10.5: Sorting Tape Files

Once again, one pictureor in this case, a good exampleis worth a thousand words. The different merging techniques demonstrated for the following example illustrate some of the complexities of sorting files stored on magnetic tape, when all records of the file cannot fit into internal memory at the same time. Tape sorts are used here, since they highlight the concepts of sorting, but these concepts are also applicable to disk sorts. Detailed analysis of the sorting algorithms discussed here, and others, may be found in Knuth [1973b]. We begin with an extreme case.

Example 10.6

Sort an original file of twenty-one records that are stored sequentially on a tape file. The records have integer key values. Assume that only two records can be kept in internal memory at any one time. Storage for the two records is in addition to input and output buffers. n

Suppose the sequence of records in the original file is as follows:

2 12 17 16 14 30 17 2 50 65 20 32 48 58 16 20 15 10 30 45 16

It is not possible simply to read all the records into internal memory and then apply one of the internal sort algorithms of Chapter 8, since available internal storage is assumed to be only enough to hold two records. Instead, the general strategy, given that two sorted files can always be merged as shown in Section 10.3, is to create sorted subfiles repeatedly and merge them repeatedly until a final merged file containing all the original records is produced. The literature contains many ingenious algorithms for external sorting. This chapter gives only the flavor of the solutions. One major constraint on a solution is the number of tapes available for use in the sort. Assume three available tapes.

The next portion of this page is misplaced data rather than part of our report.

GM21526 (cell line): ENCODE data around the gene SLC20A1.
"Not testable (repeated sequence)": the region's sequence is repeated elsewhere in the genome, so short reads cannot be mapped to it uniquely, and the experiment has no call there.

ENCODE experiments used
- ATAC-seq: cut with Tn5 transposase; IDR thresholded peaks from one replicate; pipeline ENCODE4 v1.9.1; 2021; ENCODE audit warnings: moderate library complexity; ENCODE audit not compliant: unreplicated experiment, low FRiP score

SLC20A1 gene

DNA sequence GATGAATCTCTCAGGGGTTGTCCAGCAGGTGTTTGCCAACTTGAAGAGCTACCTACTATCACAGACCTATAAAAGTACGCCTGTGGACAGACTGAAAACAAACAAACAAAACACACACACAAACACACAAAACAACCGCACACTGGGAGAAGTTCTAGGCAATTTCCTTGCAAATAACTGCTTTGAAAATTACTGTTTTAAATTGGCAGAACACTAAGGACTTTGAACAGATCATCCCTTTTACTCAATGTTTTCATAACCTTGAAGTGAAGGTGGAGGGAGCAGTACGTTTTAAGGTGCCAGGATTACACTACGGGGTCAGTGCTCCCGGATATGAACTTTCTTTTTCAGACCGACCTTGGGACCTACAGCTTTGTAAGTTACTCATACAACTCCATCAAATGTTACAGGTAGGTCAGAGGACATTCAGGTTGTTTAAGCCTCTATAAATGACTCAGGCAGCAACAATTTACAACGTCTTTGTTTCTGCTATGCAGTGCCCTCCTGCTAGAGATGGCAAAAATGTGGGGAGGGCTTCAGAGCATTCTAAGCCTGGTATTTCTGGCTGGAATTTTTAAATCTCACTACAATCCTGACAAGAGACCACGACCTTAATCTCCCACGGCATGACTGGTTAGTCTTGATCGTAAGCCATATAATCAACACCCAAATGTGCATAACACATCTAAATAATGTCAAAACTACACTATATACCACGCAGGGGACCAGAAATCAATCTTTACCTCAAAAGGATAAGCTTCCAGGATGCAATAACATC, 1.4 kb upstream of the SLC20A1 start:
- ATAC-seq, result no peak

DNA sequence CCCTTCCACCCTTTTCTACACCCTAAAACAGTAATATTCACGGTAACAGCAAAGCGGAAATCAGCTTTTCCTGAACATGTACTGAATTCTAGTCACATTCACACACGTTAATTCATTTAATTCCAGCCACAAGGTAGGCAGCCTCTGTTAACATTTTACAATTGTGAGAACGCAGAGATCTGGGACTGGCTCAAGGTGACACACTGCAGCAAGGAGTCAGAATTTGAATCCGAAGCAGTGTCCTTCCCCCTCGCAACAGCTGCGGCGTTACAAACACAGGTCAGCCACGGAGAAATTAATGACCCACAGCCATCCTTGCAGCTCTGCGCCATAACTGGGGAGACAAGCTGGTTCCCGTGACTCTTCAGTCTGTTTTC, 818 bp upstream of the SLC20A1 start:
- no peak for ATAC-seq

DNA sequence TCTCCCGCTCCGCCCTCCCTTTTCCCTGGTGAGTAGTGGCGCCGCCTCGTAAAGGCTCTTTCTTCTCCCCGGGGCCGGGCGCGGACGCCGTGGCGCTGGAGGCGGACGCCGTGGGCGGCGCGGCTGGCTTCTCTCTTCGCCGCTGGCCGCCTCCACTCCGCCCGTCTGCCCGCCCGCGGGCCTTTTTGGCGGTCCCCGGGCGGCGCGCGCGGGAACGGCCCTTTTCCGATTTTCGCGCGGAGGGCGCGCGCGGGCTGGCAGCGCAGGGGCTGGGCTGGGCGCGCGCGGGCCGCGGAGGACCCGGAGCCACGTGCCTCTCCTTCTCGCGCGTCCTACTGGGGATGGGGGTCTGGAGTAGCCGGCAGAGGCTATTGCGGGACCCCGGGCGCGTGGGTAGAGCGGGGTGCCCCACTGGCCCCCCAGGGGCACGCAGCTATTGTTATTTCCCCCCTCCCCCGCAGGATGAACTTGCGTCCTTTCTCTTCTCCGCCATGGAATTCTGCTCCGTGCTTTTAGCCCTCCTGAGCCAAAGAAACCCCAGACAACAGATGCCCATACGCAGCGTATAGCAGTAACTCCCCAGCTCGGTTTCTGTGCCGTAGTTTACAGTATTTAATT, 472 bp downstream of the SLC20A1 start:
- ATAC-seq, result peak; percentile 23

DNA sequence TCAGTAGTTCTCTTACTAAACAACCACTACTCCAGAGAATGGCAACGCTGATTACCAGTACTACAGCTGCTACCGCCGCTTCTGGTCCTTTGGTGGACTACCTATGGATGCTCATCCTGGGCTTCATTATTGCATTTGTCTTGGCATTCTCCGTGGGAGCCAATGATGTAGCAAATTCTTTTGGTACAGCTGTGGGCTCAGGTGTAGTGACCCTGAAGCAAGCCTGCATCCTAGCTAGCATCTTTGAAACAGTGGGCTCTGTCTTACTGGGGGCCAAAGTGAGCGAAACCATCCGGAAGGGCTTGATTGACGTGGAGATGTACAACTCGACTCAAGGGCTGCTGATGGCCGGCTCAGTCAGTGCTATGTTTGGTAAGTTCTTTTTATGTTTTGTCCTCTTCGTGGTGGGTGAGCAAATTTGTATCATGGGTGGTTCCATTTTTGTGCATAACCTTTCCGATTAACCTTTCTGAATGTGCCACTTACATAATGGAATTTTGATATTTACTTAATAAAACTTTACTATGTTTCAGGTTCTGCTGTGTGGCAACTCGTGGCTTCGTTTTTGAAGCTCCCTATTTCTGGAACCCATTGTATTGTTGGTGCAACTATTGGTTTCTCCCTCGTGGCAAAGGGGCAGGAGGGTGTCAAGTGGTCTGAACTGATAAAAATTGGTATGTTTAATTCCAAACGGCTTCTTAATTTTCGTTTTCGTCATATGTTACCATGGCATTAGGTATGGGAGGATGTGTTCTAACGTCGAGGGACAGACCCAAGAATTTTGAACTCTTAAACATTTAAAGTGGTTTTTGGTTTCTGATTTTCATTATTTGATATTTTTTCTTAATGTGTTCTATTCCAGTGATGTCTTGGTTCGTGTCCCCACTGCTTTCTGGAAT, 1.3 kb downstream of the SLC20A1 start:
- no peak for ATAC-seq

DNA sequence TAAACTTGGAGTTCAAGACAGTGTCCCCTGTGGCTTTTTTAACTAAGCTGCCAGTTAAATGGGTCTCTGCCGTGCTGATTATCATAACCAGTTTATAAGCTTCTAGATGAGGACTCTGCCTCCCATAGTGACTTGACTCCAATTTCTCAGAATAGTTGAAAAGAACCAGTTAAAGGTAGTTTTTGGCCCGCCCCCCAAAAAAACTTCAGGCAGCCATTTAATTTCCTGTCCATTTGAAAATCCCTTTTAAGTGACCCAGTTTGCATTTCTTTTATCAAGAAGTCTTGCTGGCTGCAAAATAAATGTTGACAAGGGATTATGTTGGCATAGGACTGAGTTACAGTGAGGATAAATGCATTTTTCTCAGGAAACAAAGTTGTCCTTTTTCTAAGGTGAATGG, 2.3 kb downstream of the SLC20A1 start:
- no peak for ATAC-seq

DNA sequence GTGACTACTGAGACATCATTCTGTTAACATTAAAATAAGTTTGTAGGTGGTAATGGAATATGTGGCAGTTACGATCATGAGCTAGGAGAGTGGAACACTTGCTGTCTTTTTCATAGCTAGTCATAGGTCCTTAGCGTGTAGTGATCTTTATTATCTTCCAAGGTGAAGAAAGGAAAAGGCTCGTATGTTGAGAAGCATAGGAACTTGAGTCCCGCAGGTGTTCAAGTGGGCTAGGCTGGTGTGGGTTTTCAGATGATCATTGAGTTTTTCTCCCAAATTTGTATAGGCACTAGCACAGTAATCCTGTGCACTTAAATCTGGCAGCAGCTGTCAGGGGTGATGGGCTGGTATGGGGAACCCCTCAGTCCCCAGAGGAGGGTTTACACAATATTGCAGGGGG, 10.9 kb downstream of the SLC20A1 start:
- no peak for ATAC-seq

10.5.1 Straight Merge

10.5.2 Natural Merge

10.5.3 Replacement-Selection

10.5.4 Polyphase Sort